Model flying is an activity which is as old as manned aviation itself. Many of the aviation pioneers developed their designs on the basis of tests conducted using models and model aircraft remain an important element of aerospace education.
Model flying is a diverse activity with aircraft ranging from free flight F1D aircraft weighing little more than a gram up to complex turbine powered aircraft up to 150Kg.
Model flying has been established as a popular sporting and recreational activity throughout the developed world over the last century and model flyers currently account for 750,000 of the 1.5 million aviators represented by the FAI (and 351 out of the 722 FAI contests in 2016). Actual numbers of model flyers will be significantly higher than this as the FAI does not represent them all. It is estimated that there are at least 500,000 within Europe.
In most member states, model flying is clearly defined and is regulated by established model flying associations in accordance with the regulatory framework of their national aviation authority. These local regulations are mostly considered to be fit for purpose by both the model flyers and the NAA’s.
Conventional model aircraft (fixed wing and helicopters) require a large element of skill to operate successfully and over the years this has driven pilots towards organisations/clubs where they can benefit from the knowledge of experienced pilots, receive appropriate training and become part of the community. This also ensures that they receive the correct advice about their legal responsibilities and in most cases gain insurance cover for their activities. This has also allowed model flying to establish an excellent safety record internationally over many decades.
In recent years, the advent of multi-rotor ‘drones’ has created a number of problems in member states. These aircraft have functionality and performance capability not found in conventional model aircraft. The result of this is that they can be successfully operated by virtually anyone, without the need for training or instruction and in locations which would be inappropriate for most model aircraft. As such, many pilots operating these aircraft are outside of the model flying community and therefore do not benefit from the advice, guidance and insurance they would otherwise receive. This has resulted in a number of reported incidents involving ‘drones’ being operated unlawfully in unsuitable environments and reports of conflict with manned aviation.
The capability and performance which comes as standard with many ‘drones’ is another contributory factor, which ultimately leads to them being operated at the extreme range of VLOS (and beyond in some instances). There is little pleasure in operating a conventional model aircraft in this way and they therefore tend to be operated within a smaller radius and well within VLOS.
Many model flying organisations have incorporated ‘drones’ into their recognised operations and have helped ensure that those operating under the umbrella of the model flying community do so within the terms of their national regulations. This is evidence by the fact that those prosecuted for illegal flights have all been operating as individuals and have not been members of the model flying community.
The model flying community shares many common goals with NAA’s and EASA. All parties have a strong desire to maintain and improve safety and recognise the requirement for appropriate and proportional regulation. All parties also acknowledge the importance of educating pilots (and recognise the importance of the model flying community in helping to achieve this) and the benefit of some form of pilot registration (providing that it is agreed that existing association membership fulfils this requirement).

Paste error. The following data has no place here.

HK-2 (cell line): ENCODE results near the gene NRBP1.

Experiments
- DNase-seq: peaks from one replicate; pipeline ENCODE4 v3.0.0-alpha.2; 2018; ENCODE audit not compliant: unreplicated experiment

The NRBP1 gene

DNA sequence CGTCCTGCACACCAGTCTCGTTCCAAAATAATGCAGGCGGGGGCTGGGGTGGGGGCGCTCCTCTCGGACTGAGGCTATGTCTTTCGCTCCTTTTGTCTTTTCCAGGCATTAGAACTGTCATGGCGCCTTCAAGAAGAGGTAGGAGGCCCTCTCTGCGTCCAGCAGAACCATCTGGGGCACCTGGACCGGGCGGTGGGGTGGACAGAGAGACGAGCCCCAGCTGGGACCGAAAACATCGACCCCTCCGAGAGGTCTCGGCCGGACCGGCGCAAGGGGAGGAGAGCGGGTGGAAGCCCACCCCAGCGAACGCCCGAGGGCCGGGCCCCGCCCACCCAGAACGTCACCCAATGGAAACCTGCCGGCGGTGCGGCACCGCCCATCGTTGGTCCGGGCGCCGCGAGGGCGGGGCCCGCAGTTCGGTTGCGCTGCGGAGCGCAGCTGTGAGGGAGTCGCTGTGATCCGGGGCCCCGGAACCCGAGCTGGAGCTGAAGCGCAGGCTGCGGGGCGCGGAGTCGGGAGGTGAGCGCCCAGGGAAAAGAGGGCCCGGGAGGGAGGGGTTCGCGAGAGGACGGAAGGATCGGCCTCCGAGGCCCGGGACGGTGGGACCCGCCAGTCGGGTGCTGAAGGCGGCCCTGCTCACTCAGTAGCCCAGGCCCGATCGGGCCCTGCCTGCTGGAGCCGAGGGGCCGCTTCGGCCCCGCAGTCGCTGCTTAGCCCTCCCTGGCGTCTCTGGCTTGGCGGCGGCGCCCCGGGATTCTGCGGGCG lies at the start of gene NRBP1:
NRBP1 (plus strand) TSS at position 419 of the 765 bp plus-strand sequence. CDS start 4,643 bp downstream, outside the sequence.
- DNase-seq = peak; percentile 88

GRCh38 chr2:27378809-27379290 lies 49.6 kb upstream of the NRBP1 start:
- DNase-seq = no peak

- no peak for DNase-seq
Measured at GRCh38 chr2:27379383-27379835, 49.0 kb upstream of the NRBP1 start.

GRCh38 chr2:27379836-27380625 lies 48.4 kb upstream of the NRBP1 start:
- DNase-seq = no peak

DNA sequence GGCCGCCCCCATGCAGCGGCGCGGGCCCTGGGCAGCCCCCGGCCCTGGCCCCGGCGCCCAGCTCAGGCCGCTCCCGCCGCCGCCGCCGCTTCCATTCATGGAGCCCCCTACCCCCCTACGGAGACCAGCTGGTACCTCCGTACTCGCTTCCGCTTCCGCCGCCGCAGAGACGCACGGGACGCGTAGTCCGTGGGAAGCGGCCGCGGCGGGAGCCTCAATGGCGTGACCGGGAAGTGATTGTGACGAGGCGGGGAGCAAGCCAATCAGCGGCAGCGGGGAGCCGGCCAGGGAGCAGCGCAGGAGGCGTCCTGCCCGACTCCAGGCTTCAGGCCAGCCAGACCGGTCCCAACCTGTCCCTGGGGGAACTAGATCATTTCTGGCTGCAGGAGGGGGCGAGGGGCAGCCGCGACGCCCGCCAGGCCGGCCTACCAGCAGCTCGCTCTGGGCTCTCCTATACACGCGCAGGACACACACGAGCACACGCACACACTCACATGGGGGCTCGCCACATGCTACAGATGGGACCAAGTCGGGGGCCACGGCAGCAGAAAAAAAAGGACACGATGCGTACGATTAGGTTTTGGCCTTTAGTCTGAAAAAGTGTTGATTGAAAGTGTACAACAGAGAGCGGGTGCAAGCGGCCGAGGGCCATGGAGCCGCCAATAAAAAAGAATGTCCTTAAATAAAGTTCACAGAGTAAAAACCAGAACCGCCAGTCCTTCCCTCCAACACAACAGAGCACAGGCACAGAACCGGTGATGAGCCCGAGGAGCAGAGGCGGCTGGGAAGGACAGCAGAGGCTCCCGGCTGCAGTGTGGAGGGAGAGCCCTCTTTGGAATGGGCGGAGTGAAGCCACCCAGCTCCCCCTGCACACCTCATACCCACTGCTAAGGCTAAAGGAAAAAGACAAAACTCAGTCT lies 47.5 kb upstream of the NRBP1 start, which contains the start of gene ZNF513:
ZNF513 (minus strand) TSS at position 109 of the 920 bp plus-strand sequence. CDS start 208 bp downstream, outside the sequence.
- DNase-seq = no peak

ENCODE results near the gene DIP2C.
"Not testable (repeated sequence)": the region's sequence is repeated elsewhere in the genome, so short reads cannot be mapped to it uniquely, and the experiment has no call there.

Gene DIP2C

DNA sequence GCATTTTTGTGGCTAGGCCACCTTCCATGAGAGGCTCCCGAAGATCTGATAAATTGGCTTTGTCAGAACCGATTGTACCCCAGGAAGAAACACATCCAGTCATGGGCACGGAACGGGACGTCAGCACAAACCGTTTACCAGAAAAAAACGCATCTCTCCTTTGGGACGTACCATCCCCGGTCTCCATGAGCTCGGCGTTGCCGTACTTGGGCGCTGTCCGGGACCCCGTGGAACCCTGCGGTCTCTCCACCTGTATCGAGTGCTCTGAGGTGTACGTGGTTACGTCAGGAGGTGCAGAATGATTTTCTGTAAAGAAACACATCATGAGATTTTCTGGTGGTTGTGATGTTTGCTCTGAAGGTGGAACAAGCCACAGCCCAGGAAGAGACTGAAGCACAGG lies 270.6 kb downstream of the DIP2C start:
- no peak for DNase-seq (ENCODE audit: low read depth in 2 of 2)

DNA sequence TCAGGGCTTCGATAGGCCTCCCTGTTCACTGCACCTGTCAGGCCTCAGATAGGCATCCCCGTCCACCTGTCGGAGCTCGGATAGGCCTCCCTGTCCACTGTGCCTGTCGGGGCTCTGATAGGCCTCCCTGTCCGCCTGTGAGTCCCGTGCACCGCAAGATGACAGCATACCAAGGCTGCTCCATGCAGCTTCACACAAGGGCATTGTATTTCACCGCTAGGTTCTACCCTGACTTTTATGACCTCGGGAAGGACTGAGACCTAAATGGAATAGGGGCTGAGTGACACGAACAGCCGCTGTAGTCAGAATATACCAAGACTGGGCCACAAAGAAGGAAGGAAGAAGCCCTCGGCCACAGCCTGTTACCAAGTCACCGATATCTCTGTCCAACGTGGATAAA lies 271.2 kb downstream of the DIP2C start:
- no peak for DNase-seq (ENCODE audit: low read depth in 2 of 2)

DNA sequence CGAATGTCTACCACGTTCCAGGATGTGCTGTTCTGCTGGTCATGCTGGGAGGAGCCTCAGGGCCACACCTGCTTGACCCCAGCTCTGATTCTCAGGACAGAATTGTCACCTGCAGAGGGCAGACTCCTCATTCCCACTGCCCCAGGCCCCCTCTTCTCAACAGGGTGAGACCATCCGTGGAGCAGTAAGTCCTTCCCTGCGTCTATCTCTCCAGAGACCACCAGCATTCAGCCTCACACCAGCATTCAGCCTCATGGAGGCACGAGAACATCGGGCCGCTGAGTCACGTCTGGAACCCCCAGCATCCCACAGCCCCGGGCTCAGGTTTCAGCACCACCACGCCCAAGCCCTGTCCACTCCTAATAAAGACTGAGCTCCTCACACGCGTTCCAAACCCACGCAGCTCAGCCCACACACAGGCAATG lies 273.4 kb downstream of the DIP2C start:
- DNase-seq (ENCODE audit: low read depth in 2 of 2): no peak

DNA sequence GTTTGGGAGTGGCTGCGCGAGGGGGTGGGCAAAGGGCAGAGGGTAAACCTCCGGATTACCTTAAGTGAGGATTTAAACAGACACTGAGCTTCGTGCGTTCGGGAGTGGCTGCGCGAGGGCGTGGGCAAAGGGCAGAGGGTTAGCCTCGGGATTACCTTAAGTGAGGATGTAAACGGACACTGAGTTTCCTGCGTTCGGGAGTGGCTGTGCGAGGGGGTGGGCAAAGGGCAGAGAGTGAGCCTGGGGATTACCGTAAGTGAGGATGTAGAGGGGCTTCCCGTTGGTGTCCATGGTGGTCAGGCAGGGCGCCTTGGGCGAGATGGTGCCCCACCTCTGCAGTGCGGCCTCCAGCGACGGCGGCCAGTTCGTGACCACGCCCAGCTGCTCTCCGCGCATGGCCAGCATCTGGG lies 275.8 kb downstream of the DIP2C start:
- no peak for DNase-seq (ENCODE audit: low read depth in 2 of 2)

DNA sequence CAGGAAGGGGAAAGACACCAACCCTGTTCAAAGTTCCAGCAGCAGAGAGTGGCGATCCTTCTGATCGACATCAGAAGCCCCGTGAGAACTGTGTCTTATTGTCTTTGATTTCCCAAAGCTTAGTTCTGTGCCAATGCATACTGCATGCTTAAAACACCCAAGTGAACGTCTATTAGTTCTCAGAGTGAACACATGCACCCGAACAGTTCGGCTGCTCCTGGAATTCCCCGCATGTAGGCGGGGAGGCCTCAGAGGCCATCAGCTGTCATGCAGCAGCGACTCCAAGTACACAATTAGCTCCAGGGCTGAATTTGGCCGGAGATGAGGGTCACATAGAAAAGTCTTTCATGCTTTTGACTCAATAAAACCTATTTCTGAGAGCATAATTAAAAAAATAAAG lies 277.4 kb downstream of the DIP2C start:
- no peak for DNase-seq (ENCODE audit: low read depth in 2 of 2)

The Technical Opinion on Unmanned Aircraft provided the model flying community with some optimism that EASA would ensure that any rules developed would safeguard the established model flying activities. Many within the model flying community have expressed the view that much of the stated intent contained within the Technical Opinion has been omitted from the Prototype Rules.
There are some widely voiced concerns within the model flying community with regard to the Prototype Rules as we related to you during our briefing on 23rd September, specifically:
These are just a couple of examples, but we hope that they illustrate our point.
EASA’s objective for Open Category operations is to ensure safe operation by imposing performance limitations and requirements through specifications defined within product requirements.
The view of the model flying community is that the product specifications have been written principally for multi-rotor camera platforms which are sold as a complete package and this view is reinforced by the requirement to display a symbol which depicts a multi-rotor aircraft:
There are already existing equipment standards in place for model flying, but these relate primarily to the radio control equipment in terms of specifications for frequency, power output and interference. There are no standards applied to the actual aircraft (often sold without the electronic components) and the imposition of additional and unnecessary market requirements or standards would be strongly opposed by the model flying community and the model trade.
Many model aircraft are not manufactured in large volumes, but are produced in relatively low numbers by small enterprises, in many cases as ‘bare airframes’ or as individual components with no control equipment installed. The imposition of market requirements and product specifications on this activity would be inappropriate, unwelcome, unenforceable and of great detriment to model flying.
The product specifications could potentially place functionality requirements on model aircraft such as Geo-fencing which would only be appropriate for aircraft equipped with flight controllers (such as multi-rotor drones). The report from the EASA Geo-Limitation Task Force published on the 2nd September acknowledges the unsuitability of geo-fencing for model aircraft and further states that ‘member states are best placed to deal with this particular segment of unmanned aviation’.
At the present time, it is largely the model flying associations who voluntarily ensure that their members comply with existing equipment standards and the community has proved far more effective at ‘self policing’ than the member states have been in directly ensuring compliance.
The model flying community is unconvinced that the product specifications will provide an effective method of controlling safety and believes that they will be difficult or impossible to enforce whilst being imposed disproportionately and inappropriately on model aircraft.